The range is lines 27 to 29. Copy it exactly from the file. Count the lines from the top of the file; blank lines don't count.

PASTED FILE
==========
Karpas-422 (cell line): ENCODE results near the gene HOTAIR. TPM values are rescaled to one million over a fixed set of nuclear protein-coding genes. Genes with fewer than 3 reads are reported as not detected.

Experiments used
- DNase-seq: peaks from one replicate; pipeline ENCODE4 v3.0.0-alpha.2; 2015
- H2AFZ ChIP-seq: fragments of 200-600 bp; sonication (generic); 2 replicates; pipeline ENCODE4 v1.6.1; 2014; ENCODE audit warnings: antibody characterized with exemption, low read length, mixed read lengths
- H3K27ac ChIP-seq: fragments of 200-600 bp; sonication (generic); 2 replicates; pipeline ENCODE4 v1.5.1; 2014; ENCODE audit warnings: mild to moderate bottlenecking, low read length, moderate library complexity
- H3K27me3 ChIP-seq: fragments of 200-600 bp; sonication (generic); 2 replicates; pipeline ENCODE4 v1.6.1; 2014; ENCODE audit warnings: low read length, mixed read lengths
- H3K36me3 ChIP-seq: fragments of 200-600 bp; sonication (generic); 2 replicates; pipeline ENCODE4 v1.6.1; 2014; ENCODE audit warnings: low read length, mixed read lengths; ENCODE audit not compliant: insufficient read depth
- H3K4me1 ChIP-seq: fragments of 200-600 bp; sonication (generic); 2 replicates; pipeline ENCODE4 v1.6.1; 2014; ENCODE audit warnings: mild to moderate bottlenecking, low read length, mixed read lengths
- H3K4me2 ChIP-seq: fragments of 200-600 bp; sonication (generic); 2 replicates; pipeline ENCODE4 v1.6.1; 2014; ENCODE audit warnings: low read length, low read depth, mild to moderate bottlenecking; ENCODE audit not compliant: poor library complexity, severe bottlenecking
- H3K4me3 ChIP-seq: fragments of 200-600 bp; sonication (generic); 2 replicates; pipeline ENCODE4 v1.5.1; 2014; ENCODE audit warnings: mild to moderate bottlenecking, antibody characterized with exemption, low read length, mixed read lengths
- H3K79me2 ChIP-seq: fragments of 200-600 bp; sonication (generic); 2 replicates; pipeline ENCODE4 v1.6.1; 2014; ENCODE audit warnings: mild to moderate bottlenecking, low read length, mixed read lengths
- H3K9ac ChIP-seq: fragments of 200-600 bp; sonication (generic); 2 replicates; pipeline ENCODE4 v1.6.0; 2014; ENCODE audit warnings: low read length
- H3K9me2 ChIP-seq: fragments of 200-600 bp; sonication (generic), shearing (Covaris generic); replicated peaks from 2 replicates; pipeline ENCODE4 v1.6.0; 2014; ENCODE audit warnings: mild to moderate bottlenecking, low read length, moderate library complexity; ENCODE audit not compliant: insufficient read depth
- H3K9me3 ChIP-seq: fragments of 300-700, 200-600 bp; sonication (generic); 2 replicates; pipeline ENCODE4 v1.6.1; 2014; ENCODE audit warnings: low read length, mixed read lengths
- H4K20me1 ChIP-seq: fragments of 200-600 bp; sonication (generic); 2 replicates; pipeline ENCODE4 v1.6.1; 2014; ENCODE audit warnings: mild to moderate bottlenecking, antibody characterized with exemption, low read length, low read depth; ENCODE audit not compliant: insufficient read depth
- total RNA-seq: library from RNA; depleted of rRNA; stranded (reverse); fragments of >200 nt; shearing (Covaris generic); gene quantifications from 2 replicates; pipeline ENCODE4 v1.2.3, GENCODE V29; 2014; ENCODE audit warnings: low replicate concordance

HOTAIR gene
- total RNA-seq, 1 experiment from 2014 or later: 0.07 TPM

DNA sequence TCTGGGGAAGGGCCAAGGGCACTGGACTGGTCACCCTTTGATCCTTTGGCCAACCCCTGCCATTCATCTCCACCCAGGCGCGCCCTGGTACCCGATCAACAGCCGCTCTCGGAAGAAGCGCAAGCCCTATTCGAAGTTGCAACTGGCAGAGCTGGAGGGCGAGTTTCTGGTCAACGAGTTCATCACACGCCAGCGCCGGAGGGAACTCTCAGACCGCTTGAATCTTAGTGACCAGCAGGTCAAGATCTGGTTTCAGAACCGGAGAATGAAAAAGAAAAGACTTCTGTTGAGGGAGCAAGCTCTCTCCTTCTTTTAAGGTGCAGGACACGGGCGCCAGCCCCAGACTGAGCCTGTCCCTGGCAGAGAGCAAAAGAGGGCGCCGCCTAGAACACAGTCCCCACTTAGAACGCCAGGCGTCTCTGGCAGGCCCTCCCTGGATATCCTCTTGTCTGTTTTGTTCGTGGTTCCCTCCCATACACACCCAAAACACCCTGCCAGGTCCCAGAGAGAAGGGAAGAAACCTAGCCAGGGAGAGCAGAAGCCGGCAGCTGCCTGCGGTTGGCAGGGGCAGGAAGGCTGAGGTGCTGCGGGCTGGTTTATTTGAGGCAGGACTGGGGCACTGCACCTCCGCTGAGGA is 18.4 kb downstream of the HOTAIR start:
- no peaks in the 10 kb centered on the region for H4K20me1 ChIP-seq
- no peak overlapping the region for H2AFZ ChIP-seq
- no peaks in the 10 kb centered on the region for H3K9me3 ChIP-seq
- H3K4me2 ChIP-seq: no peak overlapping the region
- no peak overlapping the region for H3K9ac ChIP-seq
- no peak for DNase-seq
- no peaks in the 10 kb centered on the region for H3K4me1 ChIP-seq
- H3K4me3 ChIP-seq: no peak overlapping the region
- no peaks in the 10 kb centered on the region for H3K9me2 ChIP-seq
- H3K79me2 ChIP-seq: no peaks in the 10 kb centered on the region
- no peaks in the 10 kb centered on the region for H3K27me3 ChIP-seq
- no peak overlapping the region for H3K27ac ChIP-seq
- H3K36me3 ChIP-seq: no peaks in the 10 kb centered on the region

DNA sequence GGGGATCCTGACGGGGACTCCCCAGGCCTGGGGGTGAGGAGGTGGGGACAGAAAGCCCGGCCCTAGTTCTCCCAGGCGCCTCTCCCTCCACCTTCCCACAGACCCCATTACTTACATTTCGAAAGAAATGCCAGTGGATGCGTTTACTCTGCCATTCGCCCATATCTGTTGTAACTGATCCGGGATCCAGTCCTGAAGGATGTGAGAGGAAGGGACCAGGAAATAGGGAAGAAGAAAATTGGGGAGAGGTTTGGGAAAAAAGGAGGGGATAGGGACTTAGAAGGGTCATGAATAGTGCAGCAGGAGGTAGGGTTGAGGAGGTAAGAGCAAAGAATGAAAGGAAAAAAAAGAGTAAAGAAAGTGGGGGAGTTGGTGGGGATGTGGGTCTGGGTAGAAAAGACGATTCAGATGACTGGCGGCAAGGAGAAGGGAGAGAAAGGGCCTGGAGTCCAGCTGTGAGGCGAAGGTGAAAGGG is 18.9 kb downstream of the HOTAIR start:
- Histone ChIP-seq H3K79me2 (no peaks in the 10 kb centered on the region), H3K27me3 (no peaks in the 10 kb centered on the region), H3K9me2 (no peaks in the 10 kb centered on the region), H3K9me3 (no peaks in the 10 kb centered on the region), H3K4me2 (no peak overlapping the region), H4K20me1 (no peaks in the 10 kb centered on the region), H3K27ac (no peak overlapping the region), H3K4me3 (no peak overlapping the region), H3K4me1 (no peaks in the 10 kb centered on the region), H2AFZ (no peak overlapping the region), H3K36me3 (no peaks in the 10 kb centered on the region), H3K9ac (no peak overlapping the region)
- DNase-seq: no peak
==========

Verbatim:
- H3K4me3 ChIP-seq: no peak overlapping the region
- no peaks in the 10 kb centered on the region for H3K9me2 ChIP-seq
- H3K79me2 ChIP-seq: no peaks in the 10 kb centered on the region